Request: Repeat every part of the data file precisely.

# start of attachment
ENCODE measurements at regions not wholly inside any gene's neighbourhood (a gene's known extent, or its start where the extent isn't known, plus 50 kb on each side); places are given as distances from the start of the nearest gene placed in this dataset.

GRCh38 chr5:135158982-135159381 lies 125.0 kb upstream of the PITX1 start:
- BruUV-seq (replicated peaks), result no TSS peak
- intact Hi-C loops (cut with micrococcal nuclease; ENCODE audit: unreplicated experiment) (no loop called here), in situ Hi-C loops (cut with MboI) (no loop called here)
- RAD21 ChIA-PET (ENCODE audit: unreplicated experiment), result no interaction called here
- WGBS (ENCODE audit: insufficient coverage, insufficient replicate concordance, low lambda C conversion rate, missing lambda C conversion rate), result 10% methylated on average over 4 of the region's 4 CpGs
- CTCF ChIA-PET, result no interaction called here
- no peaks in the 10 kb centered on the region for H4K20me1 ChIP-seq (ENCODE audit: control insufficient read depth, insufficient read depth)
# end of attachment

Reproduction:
ENCODE measurements at regions not wholly inside any gene's neighbourhood (a gene's known extent, or its start where the extent isn't known, plus 50 kb on each side); places are given as distances from the start of the nearest gene placed in this dataset.

GRCh38 chr5:135158982-135159381 lies 125.0 kb upstream of the PITX1 start:
- BruUV-seq (replicated peaks), result no TSS peak
- intact Hi-C loops (cut with micrococcal nuclease; ENCODE audit: unreplicated experiment) (no loop called here), in situ Hi-C loops (cut with MboI) (no loop called here)
- RAD21 ChIA-PET (ENCODE audit: unreplicated experiment), result no interaction called here
- WGBS (ENCODE audit: insufficient coverage, insufficient replicate concordance, low lambda C conversion rate, missing lambda C conversion rate), result 10% methylated on average over 4 of the region's 4 CpGs
- CTCF ChIA-PET, result no interaction called here
- no peaks in the 10 kb centered on the region for H4K20me1 ChIP-seq (ENCODE audit: control insufficient read depth, insufficient read depth)